My colleague and friend asked me to cover one of her 2nd grade writing classes this coming week. I eagerly accepted. I was given two choices: monitor the winter writing assessment or teach a lesson on winter sensory poems. The decision was an easy one for me. Given the choice, I would pick poetry every single time. And poetry with 2nd graders? Nothing could bring more joy!
I have been introducing young children to poetry for many decades, so I jumped at the chance to teach again and this time try a new approach. I spent the weekend thinking about ways to introduce sensory poems, which would engage these small, curious minds. I know that the best plan of action is to speak briefly, make it visual, and step out of the way. Though, I often want to explain and read example after example, I have found that children have poetry squirming inside of them ready to jump out, and all teachers have to do is invite them to think, wonder, play, and create.
To prepare for the lesson, I sat down and thought about how to construct a winter sensory poem. I summoned my beginner’s mind. I thought about the taste of winter. Images swelled up inside me, and I quickly wrote the last stanza first. Since there were four lines in the stanza and five senses, I then knew the format of this poem would be five stanza with a total of twenty lines. I don’t normally write poems thinking of the structure, but this is the way “First Snow” presented itself to me.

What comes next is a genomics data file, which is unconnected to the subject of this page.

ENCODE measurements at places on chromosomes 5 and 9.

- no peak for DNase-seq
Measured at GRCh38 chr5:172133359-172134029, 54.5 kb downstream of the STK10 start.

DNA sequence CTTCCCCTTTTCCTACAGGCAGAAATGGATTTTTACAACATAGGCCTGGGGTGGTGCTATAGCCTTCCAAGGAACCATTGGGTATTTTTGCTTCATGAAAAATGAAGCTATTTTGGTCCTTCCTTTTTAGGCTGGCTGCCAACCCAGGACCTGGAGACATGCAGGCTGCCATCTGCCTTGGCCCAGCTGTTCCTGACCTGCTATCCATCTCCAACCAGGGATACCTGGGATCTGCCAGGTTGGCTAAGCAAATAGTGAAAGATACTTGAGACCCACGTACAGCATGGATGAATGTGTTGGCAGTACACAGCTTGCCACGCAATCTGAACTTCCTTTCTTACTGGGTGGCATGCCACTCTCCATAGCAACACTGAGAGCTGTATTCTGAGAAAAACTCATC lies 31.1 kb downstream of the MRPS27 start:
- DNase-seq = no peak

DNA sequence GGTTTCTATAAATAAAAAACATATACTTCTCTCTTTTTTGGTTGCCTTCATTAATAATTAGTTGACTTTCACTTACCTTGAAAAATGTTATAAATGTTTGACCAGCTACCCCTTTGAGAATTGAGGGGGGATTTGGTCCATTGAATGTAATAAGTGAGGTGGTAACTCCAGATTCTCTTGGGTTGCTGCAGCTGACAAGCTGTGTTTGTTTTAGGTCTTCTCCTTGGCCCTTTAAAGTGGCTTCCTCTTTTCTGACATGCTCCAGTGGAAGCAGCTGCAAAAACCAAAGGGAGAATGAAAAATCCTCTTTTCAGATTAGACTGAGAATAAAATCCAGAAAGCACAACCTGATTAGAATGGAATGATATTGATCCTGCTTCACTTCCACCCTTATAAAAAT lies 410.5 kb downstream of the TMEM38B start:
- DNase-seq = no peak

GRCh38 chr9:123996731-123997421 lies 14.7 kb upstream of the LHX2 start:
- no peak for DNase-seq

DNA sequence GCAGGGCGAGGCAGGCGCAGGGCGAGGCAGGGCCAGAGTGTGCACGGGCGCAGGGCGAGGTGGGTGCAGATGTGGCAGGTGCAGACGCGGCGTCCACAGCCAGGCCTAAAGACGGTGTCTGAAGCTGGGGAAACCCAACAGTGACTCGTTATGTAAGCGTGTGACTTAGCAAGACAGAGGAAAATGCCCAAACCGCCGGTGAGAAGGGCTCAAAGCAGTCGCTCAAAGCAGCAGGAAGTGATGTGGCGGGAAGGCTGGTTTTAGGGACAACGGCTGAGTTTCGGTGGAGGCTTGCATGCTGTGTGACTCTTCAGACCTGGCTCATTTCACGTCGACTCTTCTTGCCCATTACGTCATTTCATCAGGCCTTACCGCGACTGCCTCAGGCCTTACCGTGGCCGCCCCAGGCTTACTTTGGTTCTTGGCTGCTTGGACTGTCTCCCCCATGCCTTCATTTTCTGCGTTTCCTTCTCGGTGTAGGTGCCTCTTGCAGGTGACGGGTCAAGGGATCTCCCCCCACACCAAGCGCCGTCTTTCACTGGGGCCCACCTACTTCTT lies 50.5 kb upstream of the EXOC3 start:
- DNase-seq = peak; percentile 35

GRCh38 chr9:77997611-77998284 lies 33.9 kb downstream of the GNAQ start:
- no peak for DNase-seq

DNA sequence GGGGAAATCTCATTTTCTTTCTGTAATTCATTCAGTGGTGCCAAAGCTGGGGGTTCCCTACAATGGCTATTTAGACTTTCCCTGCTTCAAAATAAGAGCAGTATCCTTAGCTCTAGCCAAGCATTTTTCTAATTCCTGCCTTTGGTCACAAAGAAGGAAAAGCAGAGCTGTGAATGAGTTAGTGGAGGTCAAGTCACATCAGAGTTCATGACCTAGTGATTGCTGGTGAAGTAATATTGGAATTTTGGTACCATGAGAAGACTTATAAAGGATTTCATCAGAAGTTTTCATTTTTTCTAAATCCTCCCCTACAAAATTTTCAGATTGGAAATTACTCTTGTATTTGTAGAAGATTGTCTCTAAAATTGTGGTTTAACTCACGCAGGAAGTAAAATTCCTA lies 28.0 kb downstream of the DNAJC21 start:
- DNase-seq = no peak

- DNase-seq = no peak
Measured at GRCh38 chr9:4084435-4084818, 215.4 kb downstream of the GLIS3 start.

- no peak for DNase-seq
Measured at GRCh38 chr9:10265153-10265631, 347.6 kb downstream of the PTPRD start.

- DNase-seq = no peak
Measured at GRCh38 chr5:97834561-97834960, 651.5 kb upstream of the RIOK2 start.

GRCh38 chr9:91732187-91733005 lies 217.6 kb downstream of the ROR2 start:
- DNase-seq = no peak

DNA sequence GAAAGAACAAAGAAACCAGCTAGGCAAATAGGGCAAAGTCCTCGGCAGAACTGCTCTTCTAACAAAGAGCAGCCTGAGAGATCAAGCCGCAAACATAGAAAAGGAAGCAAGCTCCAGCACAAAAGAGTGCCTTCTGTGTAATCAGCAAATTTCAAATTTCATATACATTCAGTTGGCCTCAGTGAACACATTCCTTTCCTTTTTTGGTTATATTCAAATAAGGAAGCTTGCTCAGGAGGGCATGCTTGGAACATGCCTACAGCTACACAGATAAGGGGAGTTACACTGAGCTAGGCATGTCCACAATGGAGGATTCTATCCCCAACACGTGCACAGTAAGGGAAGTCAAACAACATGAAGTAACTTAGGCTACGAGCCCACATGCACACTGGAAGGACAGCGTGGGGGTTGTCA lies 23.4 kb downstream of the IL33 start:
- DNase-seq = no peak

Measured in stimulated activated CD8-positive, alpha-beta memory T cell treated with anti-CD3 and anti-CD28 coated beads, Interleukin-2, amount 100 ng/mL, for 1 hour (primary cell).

First Snow At the edge of the woods Tall trees stand Ina a swaying silhouette Bracing winter winds. Their boughs creak and thrum Creating a winter rasping rhythm Birds stay silent on branches Muffled by their puffed feathers. The clouds are as gray and thick As chimney smoke. The air is frozen-still And smells like snow. Soon snowflakes whirl, Dancing on noses and fingertips Before drifting to the ground. Flake, upon flake, upon flake. A faint taste of salt Is on my cold, cracked lips. I wrap my arms around myself And dream of the sweetness of spring.
Of course, I wouldn’t expect children to work in this way. However, going through the process again like it was my first time, helped me to better understand how to present sensory poetry to the children. And it reminded me that the process of both teaching and writing poetry should not be rigid with formulas and rules. When poetry is presented as play, then children have a much easier time adopting it and making it their own.
My plan was simple. I will set the mood with a slideshow of winter scenes. Then, we will generate a list of words that express the sights of sounds of winter, which I will write on a chart so the children can reference it during poetry construction. And then, I will invite the children to start writing. Mid-workshop, I plan to invite students to read their poems in progress. I think this helps young writers keep the revision process in focus and playful.
As they finish their poems, they will read them to each other, further revise, and finally set their poems down on fresh paper. Since they are 2nd graders, they will want to illustrate their poems. Indeed, I anticipate one or two reluctant poets will need to draw first and then create a poem from their image. As with the first snow of the season, I wait eagerly in anticipation for Tuesday afternoon with our 2nd grade poets.